OBJECTIVES: To determine the effect of different levels of positive end-expiratory pressure (PEEP) on pulse pressure variation
DESIGN: An observational study.
SETTING: Operating theatres of a tertiary training hospital.
SUBJECTS: Ventilated patients who required intra-arterial blood pressure monitoring.
OOUTCOME MEASURES: PPV during different levels of PEEP.
METHOD: Patients were anaesthetised by means of a standard technique and ventilated with a tidal volume of 9 ml/kg ideal
body mass. The PPV was calculated at PEEP levels of 2, 5, 8 and 10 cmH2O. PPV was compared at the various PEEP levels.
RESULTS: PPV at a PEEP of 8 cmH2O and 10 cmH2O was significantly larger than that at 2 cmH2O (p-value < 0.001). PPV at
a PEEP of 10 cmH2O was significantly larger than that at 8 cmH2O (p-value < 0.001). PPV at a PEEP of 8 cmH2O was larger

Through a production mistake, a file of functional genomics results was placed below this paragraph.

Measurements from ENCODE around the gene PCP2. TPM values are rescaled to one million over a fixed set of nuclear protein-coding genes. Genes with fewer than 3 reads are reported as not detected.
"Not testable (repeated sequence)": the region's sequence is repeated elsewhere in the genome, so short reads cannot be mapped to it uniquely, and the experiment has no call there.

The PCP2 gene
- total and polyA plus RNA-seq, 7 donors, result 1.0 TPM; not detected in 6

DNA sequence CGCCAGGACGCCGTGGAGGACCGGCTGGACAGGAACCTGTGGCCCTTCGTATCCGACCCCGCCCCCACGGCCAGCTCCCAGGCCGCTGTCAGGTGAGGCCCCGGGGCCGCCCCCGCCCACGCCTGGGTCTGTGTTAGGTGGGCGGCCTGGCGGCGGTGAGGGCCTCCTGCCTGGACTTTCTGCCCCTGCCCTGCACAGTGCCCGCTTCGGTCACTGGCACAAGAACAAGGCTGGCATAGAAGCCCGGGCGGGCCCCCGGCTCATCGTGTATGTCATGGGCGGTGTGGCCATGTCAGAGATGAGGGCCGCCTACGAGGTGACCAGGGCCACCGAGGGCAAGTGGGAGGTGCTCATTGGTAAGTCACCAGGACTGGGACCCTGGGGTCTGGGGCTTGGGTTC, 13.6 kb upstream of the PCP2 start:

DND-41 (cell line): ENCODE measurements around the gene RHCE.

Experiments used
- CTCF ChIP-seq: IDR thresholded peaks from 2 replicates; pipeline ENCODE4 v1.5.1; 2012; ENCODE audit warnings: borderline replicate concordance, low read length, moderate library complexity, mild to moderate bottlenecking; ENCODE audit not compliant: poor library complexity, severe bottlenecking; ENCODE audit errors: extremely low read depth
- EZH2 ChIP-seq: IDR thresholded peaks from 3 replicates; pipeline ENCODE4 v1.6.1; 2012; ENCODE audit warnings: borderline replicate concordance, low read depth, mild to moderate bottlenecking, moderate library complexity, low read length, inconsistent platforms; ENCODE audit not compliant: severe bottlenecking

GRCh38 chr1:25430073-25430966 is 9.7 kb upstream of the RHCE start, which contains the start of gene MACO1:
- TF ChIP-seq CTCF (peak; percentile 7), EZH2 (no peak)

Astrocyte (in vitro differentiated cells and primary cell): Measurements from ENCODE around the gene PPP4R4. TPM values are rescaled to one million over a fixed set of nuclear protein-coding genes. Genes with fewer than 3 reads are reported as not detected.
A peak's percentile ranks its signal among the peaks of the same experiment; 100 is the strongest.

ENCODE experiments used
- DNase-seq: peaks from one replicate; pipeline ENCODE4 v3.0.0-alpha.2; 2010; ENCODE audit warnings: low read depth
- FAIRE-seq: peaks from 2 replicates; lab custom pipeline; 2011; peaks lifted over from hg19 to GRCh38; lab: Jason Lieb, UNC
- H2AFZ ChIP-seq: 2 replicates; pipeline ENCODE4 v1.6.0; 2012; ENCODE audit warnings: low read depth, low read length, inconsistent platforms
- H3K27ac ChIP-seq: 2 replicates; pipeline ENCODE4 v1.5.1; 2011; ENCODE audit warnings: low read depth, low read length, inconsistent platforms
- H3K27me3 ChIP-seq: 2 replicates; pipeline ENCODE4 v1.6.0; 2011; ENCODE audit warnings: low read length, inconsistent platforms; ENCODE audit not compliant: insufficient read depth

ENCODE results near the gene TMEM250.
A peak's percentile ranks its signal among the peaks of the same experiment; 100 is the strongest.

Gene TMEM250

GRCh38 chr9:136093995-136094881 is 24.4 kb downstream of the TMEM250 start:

than that at 5 cmH2O (p-value = 0.002). PPV at a PEEP of 2 and 5 cmH2O did not differ significantly (p-value = 0.194).
CONCLUSION: We have demonstrated that, in patients with normal lungs, PEEP has a significant influence on PPV. PPV may be
overestimated if PEEP ≥ 8 cmH2O is applied in patients who are ventilated with a tidal volume of 9 ml/kg. It is recommended
that in patients with healthy lungs PPV should be measured at a standardised PEEP of ≤ 5 cmH2O.
Barac, Karin; Coetzee, Philna; Van Staden, Marianne(University of Johannesburg, 2016-07)
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